All money tends to corrupt, and absolute money corrupts absolutely.  This is an ancient message.  You can find it in the Bible ("the love of money is the root of all evil"), in the writings of ancient Greek philosophers and Renaissance moralists, and more recently in the Occupy movement that set up camp last year outside St Paul's Cathedral.  This Wednesday, the cathedral was packed for a rather more sedate explanation of the same ideas featuring the Harvard philosopher Michael Sandel.

Sandel, currently plugging his new book What Money Can't Buy, has been difficult to avoid in recent days.  His central thesis is twofold.  Firstly, when you put a price on something you alter its intrinsic properties, and this can be morally corrosive.  Secondly, the past few decades have seen a market economy replaced by a "market society" in which "everything is up for sale".  Markets, he says, "are not neutral instruments, they crowd out values worth caring about" - values like altruism, human dignity and the common good.  As a result we have seen a great hollowing-out of communality and public political discourse.

He asks such questions as: is it right to create a market in blood, rather than rely on altruistic donors?  Should unhealthy people be given financial incentives to adopt healthier lifestyles?  Should school pupils be "bribed" to read books or achieve higher marks?  To all these questions Wednesday's audience answered an emphatic "no", which suggests that Sandel is, at least in terms of public opinion, pushing at an open door.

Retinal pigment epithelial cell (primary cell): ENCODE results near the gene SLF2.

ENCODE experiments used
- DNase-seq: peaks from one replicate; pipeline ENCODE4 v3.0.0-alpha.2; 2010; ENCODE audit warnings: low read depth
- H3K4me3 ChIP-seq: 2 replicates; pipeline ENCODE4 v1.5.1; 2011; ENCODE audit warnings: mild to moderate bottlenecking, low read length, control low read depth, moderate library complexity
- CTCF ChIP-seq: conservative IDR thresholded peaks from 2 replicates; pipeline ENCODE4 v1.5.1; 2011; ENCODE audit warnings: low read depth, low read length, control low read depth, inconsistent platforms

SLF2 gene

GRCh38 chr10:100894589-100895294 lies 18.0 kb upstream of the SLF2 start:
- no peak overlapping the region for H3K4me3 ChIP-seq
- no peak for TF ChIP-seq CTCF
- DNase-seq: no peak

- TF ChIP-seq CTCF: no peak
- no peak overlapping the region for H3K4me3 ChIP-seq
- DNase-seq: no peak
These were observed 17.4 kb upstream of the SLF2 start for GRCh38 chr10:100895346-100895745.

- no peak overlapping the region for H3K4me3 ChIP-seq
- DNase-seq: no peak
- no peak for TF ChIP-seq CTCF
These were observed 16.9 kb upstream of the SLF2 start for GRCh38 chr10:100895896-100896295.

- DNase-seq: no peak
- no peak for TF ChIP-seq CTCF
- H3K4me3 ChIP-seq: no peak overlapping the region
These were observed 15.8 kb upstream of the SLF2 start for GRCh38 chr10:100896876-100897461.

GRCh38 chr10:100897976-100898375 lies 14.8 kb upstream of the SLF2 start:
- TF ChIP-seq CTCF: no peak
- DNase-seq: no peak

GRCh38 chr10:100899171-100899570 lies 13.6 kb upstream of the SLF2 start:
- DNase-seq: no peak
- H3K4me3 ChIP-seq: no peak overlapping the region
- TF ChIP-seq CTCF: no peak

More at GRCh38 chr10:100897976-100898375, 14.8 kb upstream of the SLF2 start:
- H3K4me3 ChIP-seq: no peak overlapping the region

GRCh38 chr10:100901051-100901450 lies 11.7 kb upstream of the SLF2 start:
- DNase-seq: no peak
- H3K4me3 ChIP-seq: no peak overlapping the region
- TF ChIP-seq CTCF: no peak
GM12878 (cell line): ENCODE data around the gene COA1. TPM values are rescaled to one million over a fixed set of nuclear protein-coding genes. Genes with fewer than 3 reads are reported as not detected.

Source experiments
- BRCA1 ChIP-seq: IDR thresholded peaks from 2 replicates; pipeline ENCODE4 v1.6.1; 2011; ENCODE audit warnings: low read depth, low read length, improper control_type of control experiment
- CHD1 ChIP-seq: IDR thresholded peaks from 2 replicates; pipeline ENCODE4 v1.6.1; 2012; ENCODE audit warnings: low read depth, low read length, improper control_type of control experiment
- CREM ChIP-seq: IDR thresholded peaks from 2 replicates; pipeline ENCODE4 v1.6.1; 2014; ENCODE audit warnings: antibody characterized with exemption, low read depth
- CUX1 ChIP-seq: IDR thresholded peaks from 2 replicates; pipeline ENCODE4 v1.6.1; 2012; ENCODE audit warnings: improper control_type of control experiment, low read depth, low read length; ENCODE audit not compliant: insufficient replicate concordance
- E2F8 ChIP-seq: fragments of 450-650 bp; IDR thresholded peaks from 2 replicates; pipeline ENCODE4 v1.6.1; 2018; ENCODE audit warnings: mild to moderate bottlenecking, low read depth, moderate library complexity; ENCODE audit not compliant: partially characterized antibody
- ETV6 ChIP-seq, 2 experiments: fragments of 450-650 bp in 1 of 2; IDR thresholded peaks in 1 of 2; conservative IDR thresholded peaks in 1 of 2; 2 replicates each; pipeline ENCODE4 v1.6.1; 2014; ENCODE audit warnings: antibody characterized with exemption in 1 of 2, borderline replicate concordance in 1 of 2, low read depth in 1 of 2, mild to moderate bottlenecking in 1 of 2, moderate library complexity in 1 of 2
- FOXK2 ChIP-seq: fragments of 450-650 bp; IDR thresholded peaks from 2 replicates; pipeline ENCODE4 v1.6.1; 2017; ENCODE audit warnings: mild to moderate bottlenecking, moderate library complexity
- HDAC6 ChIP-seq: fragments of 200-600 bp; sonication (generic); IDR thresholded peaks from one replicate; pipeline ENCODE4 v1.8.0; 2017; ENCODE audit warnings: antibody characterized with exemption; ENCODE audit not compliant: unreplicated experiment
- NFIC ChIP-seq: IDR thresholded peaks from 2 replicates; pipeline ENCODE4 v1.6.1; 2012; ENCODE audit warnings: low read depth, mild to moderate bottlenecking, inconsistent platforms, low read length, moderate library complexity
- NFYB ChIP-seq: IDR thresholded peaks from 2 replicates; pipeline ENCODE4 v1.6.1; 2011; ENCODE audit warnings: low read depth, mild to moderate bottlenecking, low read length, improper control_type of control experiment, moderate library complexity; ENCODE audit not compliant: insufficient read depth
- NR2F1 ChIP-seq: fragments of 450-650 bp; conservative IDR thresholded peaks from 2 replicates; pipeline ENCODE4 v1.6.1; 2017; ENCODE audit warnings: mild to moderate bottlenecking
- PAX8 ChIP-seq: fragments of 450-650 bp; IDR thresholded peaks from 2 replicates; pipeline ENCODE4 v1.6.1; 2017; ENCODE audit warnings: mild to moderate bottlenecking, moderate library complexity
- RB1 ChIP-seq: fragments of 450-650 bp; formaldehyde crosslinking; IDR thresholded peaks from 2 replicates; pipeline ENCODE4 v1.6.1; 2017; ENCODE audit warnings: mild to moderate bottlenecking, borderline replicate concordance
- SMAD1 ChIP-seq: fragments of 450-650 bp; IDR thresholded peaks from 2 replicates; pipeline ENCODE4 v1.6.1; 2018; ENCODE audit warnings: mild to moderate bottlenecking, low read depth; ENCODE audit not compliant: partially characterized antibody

This may explain the tremendous popularity he now enjoys.  (The Guardian described him the other day as "currently the most effective communicator of ideas in English" and suggested that his latest book "should be the bedside companion of every Miliband aide".)  The free market "experiment" of the past few decades has led to rising inequality and an economic disaster, the only beneficiaries of which would seem to be a handful of already wealthy bankers.  We should not be surprised if Sandel's deeply traditional complaints about the corrosive effect of money on the human soul find a ready echo, especially when voiced in a cathedral whose history and location give it a somewhat ambiguous relationship with wealth.

The idea that money has destroyed all vestige of civic virtue was hackneyed already in Roman times.  For all Sandel's current vogue on the progressive Left, his message is inherently a conservative one, in that it implicitly looks back to a Golden Age before money ruined everything.  Another way of saying this is that there's nothing new about the "market society".

One of Sandel's examples relates to privately-run prisons in California in which convicts with sufficient means can upgrade to a better cell.  This was standard practice in 18th century London.  Also popular in the 18th century was the "tontine", a form of gambling in which a group of people pooled their resources and the last one left alive collected the jackpot: not too dissimilar, in essence, from the market in third-party life insurance that Sandel criticises today.